Girls and women feel a great deal of pressure to conform; to be a certain way or do certain things. Many girls also experience a decline in overall confidence starting in about 5th grade.  Luckily, spending time in nature and with meaningful friends can help. Whereas time spent using technology is related to feelings of sadness and depression in girls, time spent in nature can reduce stress and anger. Women who spend at least an hour, on average, outside each day feel more confident in many areas of their lives and many women say that being in nature makes them feel free from the pressures of everyday life. Supportive friendships also help to reduce feelings of sadness and depression in girls.

Girls in the Woods is a special program that gives girls the opportunity to try new things in a supportive environment with their peers and adult female role models. The girls in this camp caught and identified insects, went hiking, learned to use a compass and set up bear bags, tents and tarps. During our overnight trip to the CSU Mountain Campus, we successfully lit a campfire with only one match, roasted s’mores, identified wildflowers and watched as researchers banded and released hummingbirds. We also got in touch with our artistic side with daily drawing and writing activities that connected us to nature in a more personal way.

Many of these girls accomplished things during the week that they thought were scary or difficult, and everyone’s confidence grew over the course of camp. At the end of the week, the campers noted that the girls-only environment helped them get to know each other better and develop friendships with people they had never met before. Programs like Girls in the Woods are key to helping girls increase their overall confidence, learn skills they might never have without these outdoor experiences and form positive, supportive relationships with other girls.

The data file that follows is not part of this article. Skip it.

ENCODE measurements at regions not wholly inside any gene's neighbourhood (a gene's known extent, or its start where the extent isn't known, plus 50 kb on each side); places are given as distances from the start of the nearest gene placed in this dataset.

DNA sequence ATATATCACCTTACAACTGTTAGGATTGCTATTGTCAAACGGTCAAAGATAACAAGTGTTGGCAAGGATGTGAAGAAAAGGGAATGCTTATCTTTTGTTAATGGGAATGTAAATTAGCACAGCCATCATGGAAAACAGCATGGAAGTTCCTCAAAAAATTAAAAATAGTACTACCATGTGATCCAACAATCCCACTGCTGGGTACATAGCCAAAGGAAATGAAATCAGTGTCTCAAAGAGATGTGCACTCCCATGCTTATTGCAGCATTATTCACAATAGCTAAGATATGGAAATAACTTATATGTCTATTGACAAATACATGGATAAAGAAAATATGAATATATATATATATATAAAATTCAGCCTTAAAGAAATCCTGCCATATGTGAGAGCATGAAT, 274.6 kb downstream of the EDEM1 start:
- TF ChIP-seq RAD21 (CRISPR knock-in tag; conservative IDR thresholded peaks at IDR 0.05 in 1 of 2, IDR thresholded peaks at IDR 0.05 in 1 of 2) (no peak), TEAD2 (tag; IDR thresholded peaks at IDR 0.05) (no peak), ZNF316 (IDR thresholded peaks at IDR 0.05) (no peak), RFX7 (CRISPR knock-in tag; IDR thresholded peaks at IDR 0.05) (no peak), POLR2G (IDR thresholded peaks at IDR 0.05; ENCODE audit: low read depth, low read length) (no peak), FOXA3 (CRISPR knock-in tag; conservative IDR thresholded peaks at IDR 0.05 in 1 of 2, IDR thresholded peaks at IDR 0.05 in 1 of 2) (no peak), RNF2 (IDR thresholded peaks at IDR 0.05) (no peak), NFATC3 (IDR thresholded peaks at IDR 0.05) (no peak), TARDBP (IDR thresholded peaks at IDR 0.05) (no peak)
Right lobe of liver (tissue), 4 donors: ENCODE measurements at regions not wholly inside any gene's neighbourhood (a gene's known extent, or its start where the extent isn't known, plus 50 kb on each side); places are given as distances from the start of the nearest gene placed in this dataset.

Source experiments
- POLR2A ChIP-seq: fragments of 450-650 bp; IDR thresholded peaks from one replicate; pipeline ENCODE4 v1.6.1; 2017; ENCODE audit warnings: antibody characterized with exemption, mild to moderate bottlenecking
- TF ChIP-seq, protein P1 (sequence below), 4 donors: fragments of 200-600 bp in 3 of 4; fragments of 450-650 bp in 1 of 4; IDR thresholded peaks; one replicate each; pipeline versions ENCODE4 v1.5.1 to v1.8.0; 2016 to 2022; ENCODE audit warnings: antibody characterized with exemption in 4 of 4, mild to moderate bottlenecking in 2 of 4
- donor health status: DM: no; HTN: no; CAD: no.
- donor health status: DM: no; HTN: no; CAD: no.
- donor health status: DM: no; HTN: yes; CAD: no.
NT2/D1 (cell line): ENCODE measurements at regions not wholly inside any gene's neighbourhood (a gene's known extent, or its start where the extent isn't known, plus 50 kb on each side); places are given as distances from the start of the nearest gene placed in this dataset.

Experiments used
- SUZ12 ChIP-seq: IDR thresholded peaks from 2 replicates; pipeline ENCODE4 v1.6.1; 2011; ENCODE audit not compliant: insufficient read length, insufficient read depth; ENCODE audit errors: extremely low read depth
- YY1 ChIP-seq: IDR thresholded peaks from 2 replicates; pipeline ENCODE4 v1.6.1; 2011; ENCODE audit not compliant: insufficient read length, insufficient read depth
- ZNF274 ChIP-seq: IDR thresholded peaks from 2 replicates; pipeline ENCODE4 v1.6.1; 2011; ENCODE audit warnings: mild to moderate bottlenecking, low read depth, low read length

But the most important change happens at home; many women report that their mother was the most important female role model for their outdoor experiences as children. So, if you’re a parent, take your girls outside this weekend and cross something off the list of 100 Things to do Before You’re 12!

Hello Summer!

The longest day of the year has come and gone, and summer has officially started. In support of efforts to get kids outside, Governor Hickenlooper has declared June 21 Generation Wild Day in Colorado! Check out Generation Wild’s list of 100 things to do outside before you’re 12 for some summertime inspiration.